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Hip Hop Theatre Presents Buck World One


UCR Hosts Hip Hop Theatre Production Buck World One as Part of King Celebration

Local “krump dancers” and poets deliver unique and personal stories through words and movement as part of a performance sponsored by African Student Programs.

(January 4, 2008)

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Name: Kris Lovekin
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Rickerby Hinds, photo by Peter Phun Enlarge

Rickerby Hinds, photo by Peter Phun

RIVERSIDE, Calif. (www.ucr.edu) — UC Riverside’s African Student Programs (ASP), The Black Voice News and The Black Voice Foundation, will host the Hip Hop Theatre production Buck World One as part of its celebration of the Martin Luther King, Jr. holiday, Sunday, Jan. 20 at 2:30 p.m. at University Theatre. Buck World One fuses dance, spoken word and interactive video projections in telling the story of the human situation.

Buck World One was developed through the CaliFest Theatre Workshop under the guidance of playwright and UCR professor of theater Rickerby Hinds, who happened onto inner-city youths participating in this new hip hop dance style at a local church. When Hinds witnessed the intensity, passion and athleticism of the dance he also saw an opportunity for good theater.

“Krump or Buck is a form of expression often related to praise dancing that explores the human situation and the lives of young people in the Inland Empire,” Hinds said. “It addresses themes such as violence in the community, police brutality and the civil-rights movement.”

This unique dance form provides an outlet for youth who face harsh realities of violence and other challenges in their communities. Young people with no formal dance training gather in small, hot, cramped rooms, church fellowship halls, playgrounds, parking lots or any neutral space each week throughout Southern California to participate in “krump battles” in which they use dance moves instead of bullets.

“With no youth theatre company and few performance spaces available, these weekly gatherings are, in many cases, the only opportunity for these young people to express themselves creatively,” Hinds said.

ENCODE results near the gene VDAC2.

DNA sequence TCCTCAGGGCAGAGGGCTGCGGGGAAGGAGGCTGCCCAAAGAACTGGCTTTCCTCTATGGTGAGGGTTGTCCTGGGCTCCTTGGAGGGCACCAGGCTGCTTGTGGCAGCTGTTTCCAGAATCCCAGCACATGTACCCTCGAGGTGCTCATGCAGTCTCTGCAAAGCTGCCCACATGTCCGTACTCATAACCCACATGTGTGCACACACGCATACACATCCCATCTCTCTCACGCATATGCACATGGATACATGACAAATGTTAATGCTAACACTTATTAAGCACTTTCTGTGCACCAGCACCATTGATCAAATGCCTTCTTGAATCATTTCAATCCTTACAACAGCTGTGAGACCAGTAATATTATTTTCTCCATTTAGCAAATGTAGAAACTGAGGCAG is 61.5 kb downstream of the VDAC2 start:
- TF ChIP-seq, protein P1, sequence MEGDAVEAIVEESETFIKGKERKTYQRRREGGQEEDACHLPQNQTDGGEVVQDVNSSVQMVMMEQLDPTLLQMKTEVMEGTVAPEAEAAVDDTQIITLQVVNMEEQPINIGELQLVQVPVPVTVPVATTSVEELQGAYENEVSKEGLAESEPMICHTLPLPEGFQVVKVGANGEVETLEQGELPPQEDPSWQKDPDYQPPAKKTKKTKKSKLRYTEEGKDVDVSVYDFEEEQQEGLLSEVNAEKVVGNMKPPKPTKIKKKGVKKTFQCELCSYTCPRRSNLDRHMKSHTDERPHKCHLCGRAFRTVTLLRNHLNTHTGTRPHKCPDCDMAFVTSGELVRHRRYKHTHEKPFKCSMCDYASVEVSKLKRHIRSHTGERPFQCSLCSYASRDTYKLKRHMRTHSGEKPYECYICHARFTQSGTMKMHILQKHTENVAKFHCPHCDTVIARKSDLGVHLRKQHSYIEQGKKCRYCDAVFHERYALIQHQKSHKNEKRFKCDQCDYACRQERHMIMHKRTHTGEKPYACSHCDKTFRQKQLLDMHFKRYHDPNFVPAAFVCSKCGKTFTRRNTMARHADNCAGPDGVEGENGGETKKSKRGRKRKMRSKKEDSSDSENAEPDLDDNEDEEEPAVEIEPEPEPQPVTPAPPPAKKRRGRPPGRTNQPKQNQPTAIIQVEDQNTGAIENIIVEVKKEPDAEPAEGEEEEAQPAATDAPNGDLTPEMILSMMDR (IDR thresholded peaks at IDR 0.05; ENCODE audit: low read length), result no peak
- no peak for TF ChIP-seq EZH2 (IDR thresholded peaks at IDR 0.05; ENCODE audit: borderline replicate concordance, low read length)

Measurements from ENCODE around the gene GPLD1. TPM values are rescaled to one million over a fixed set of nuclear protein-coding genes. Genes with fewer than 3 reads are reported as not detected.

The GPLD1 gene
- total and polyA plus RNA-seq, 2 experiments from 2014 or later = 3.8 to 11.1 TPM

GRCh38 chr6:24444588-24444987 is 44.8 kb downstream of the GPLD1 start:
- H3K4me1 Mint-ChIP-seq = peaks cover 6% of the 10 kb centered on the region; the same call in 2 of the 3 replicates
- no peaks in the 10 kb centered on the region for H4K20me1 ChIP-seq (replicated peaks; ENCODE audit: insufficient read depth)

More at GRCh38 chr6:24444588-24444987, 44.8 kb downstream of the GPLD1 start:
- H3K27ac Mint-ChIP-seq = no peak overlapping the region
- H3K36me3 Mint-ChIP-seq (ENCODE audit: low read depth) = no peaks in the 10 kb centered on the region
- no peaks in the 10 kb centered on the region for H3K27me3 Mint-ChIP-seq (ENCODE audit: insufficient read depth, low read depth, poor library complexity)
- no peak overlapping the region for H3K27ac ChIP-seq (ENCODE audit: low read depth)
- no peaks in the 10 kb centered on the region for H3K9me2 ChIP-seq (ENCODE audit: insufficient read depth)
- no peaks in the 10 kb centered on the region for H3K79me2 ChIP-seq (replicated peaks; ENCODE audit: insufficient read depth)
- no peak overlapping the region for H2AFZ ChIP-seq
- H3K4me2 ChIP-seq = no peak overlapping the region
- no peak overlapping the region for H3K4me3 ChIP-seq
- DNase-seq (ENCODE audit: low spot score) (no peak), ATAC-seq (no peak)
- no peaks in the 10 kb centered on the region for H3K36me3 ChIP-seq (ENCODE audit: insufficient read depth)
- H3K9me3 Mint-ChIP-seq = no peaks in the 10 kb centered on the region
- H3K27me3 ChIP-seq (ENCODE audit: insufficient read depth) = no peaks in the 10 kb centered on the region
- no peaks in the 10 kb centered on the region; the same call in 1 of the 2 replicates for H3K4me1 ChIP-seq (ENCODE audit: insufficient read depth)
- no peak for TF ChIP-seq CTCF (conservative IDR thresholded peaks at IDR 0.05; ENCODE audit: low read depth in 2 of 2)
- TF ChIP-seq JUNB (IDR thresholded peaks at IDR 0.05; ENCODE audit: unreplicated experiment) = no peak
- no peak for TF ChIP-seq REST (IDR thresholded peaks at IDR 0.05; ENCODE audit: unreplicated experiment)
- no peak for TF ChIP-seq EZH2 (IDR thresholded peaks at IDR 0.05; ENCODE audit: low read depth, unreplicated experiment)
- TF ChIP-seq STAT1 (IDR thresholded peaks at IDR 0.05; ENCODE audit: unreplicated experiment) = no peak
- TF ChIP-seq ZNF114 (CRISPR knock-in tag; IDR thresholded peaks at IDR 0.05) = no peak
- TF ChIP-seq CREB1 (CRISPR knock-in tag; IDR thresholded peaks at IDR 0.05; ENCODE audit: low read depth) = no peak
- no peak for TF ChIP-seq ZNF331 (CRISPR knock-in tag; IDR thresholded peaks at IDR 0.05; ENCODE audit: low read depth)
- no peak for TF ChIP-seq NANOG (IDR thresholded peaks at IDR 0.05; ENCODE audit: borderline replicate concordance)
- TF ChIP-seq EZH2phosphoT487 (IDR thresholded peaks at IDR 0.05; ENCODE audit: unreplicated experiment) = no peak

Buck World One features eight krump dancers from the Inland Empire: Timothy Dupree, Alexander Brown-Hinds, Davion Clayton, D’emetrius Welch, Evan Harris, Jarrett Lacey, John Muldrew and Tyrone Sutton; Also featured are five local poets: Alex Avila, Crystal Davis, Joesanna Osborne, Tamara Florence and Tashika LeSure. All of these young performers deliver their own unique and personal story through words and movement.

With Buck World One, Hinds challenges conventional notions of the stage through the use of popular culture by including elements of hip hop. Tickets for the performance are $7 for adults, $5 for students and admission is free for children under 12. Contact the UCR Box office at (951) 827-4403 or call Ticketmaster.


The University of California, Riverside (www.ucr.edu) is a doctoral research university, a living laboratory for groundbreaking exploration of issues critical to Inland Southern California, the state and communities around the world. Reflecting California's diverse culture, UCR's enrollment has exceeded 21,000 students. The campus opened a medical school in 2013 and has reached the heart of the Coachella Valley by way of the UCR Palm Desert Center. The campus has an annual statewide economic impact of more than $1 billion.

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